I’m a sucker for self-help books. And if this year’s review of the industry by New Yorker Magazine is any indication, its $11 billion in sales — through books, videos, seminars, and more — reveal and appeal to more than the average blogger looking to overcome writer’s block.
I’m currently reading Jenny S. Ditzler’s “Your Best Year Yet!”, which was recommended by a favorite podcaster (who is not to be confused with my favorite other podcaster and hero, Dan Savage). In fewer than 250 easy-on-the-eyes pages and 10 do-it-yourself questions, the book delivers these three keys to a great year:
Get With Goal Setting
The fundamental premise of this book is that goal setting is as vital to personal planning as it is to the workplace.
If you’re a regular reader of this Motivational Monday column, you’ll know that I am big on letting go, on remembering to breathe in the fresh air, and on gaining a perspective that is greater than your day’s list of things to do.
This isn’t to contradict that. We need time to play, to dream, and to be creative and those times should peacefully coexist with decisions that are well-conceived for getting things done. That is, they enable each other. Says Ditzler,
"The quality of thinking you need to do in order to select your most important goals forces you to make the choices that will guarantee balance in your life."
Ditch the Pity Party
There’s one in every office: that person who makes a career out of complaining. From his perspective, everything is horrible: the bosses, the work hours, the project loads, the clients.
Are you that Mr. Negative for yourself?
“I hate my weight/nose/feet/lips.”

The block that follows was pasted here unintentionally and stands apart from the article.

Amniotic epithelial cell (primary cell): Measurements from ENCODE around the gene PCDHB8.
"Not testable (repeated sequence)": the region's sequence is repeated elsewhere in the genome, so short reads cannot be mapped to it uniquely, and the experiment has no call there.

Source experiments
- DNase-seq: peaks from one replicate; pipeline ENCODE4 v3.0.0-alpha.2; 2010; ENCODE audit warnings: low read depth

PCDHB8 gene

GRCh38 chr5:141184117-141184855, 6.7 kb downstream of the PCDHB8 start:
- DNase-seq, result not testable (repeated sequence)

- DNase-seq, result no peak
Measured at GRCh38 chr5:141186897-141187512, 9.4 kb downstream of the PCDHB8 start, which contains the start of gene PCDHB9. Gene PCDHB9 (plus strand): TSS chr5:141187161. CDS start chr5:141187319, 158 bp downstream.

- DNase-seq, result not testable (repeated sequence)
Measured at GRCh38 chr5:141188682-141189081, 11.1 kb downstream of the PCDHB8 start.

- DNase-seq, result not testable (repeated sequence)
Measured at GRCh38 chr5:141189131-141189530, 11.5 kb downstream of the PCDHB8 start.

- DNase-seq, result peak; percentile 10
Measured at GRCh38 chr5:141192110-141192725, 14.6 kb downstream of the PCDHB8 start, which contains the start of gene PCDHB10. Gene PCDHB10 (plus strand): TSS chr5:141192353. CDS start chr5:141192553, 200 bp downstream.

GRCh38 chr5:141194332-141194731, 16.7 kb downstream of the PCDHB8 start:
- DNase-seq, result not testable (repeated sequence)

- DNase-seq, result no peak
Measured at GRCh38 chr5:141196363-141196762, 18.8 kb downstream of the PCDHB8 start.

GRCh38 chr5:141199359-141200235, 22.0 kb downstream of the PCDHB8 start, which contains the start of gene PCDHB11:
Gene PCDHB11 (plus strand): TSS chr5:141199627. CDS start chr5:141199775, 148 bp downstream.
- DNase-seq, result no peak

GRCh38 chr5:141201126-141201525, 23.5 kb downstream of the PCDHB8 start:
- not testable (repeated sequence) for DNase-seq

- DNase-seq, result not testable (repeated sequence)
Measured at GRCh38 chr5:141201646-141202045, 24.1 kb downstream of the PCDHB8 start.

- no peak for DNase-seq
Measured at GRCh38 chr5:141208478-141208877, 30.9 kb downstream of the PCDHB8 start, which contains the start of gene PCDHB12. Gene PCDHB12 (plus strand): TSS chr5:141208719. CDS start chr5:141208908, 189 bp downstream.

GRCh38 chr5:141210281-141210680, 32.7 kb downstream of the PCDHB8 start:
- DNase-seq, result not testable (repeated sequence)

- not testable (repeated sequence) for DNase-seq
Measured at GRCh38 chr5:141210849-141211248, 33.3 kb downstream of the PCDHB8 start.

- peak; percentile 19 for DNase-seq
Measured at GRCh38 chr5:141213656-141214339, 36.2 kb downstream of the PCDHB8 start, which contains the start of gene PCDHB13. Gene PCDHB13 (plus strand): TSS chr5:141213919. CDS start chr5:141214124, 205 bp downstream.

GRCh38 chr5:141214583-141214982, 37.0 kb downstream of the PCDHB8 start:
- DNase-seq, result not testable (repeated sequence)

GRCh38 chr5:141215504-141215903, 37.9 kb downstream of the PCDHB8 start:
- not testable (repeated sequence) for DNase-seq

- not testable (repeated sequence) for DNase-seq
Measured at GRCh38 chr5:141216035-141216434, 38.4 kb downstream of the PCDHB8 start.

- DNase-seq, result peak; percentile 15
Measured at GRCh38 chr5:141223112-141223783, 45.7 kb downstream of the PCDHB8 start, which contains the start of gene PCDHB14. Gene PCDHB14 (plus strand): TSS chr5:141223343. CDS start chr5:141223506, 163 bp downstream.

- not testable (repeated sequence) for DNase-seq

“I’ll always be broke.”
“I’ll never get this right.”
Ditzler’s book doesn’t say that we should run away from our mind’s Mr. Negative — there may be something to those complaints that are truly undermining our attempts at personal success. But if there’s a role for Mr. Negative it’s not to be the leading role. Indeed, Ditzler asks that you start your journey of self-awareness by first spending some time — really, truly, deeply — acknowledging the things that you have accomplished in the last year, major and minor.
In starting with patting ourselves on the back, we place ourselves squarely in the role of someone who can (look, there’s the evidence) and place the negatives on the “will be improved” list. In this way, says Ditzler, we accept “the challenge to live life in the context of gratitude instead of complaint.”
Practice, Practice, Practice
While the “devil is in the details” that goal setting and accomplishment tallying deliver, it’s intention that ultimately makes the difference between a successful year and one in which we’re merely “passengers in our own lives.”
You aren’t born a good driver. And your first attempts behind the wheel, while inspired, might well end up in a fiery crash if you aren’t open to learning key principles and the rules of the road. Nevertheless, given the “book learning” there’s nothing to beat taking the wheel in hand and heading out on the road yourself.
Ditzler’s keys are given as 10 questions, starting with the acknowledgment of what you’ve already done and moving through to the list of your top goals and your plan for how you’ll achieve them. It’s a fabulous model but, like so much of the self-help model, reliant ultimately on your will to succeed.
Want your best year? Get yourself back behind the wheel of your own life and drive, baby, drive.